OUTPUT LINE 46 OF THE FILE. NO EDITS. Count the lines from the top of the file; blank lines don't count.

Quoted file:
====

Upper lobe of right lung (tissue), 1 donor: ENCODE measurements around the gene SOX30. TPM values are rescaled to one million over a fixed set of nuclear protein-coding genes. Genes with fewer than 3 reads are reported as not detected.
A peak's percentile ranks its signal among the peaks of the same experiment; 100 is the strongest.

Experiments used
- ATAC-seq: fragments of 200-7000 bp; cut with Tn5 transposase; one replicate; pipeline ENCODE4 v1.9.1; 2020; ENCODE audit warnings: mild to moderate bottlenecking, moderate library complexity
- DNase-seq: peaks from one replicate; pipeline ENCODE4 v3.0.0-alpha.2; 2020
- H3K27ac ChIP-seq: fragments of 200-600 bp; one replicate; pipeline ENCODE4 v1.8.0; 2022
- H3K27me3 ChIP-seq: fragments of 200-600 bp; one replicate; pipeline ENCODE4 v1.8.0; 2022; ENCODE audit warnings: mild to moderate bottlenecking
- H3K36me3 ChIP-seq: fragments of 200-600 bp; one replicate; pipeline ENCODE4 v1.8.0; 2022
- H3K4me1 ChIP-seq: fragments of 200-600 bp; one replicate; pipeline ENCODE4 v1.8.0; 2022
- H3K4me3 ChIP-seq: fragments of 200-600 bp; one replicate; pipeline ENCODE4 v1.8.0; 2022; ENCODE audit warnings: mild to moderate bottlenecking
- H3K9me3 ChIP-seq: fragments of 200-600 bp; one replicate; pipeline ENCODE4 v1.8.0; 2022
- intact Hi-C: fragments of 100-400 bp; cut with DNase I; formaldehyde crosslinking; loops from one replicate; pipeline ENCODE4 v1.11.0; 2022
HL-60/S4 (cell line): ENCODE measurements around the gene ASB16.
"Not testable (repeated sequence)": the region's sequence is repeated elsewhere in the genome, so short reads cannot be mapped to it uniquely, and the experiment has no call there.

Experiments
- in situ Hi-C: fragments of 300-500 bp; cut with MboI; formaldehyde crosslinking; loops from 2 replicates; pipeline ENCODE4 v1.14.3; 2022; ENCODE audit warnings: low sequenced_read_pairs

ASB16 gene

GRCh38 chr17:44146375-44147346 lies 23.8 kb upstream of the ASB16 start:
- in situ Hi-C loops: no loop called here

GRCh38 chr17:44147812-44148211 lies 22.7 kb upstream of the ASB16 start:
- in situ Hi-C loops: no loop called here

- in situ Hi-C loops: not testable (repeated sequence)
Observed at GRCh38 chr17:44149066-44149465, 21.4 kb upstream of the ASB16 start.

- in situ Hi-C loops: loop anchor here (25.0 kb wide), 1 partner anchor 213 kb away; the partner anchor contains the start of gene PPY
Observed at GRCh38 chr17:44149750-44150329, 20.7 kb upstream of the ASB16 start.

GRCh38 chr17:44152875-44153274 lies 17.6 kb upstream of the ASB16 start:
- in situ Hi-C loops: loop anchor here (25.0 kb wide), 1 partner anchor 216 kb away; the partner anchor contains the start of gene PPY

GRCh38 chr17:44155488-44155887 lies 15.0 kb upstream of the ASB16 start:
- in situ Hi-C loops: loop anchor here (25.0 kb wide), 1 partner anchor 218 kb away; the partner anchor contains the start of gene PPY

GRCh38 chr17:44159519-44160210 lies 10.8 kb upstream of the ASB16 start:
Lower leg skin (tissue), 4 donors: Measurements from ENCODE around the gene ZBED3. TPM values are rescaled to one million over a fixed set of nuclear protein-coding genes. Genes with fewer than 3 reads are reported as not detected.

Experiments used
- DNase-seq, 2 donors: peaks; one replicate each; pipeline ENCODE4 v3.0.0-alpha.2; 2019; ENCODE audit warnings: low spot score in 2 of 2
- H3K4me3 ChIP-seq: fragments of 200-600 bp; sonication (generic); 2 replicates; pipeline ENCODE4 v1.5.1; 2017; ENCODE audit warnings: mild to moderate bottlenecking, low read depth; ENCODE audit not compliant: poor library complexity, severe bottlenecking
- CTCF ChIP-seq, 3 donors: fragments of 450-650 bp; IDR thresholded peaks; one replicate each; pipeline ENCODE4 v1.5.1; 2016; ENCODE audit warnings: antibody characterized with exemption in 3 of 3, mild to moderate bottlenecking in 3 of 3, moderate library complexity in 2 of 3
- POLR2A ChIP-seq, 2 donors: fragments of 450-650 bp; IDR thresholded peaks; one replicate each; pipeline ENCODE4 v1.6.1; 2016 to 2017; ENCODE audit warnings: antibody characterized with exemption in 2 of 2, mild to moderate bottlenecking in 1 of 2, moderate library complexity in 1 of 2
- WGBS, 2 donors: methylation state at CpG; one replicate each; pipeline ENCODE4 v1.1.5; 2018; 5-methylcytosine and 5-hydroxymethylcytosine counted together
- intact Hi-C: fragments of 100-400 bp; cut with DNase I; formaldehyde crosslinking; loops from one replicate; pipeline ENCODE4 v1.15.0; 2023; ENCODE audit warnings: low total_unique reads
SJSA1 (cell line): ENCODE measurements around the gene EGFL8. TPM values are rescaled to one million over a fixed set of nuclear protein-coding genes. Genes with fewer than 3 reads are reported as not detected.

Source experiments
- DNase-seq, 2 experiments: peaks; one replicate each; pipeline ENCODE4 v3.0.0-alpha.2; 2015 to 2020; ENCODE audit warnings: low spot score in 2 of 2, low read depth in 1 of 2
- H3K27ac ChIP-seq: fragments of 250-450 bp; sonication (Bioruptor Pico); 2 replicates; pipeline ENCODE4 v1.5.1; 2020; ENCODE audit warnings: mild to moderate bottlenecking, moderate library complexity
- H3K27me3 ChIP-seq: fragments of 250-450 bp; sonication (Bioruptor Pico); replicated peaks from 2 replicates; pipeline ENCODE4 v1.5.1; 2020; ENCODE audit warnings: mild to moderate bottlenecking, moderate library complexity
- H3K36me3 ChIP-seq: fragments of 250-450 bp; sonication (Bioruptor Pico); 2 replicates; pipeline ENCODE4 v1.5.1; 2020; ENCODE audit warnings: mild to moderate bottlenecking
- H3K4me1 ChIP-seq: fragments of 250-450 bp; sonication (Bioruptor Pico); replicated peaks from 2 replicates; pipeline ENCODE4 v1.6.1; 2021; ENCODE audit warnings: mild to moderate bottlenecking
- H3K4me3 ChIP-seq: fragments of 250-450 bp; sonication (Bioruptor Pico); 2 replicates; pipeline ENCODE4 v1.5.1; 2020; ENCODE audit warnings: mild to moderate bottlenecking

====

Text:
- H3K4me3 ChIP-seq: fragments of 250-450 bp; sonication (Bioruptor Pico); 2 replicates; pipeline ENCODE4 v1.5.1; 2020; ENCODE audit warnings: mild to moderate bottlenecking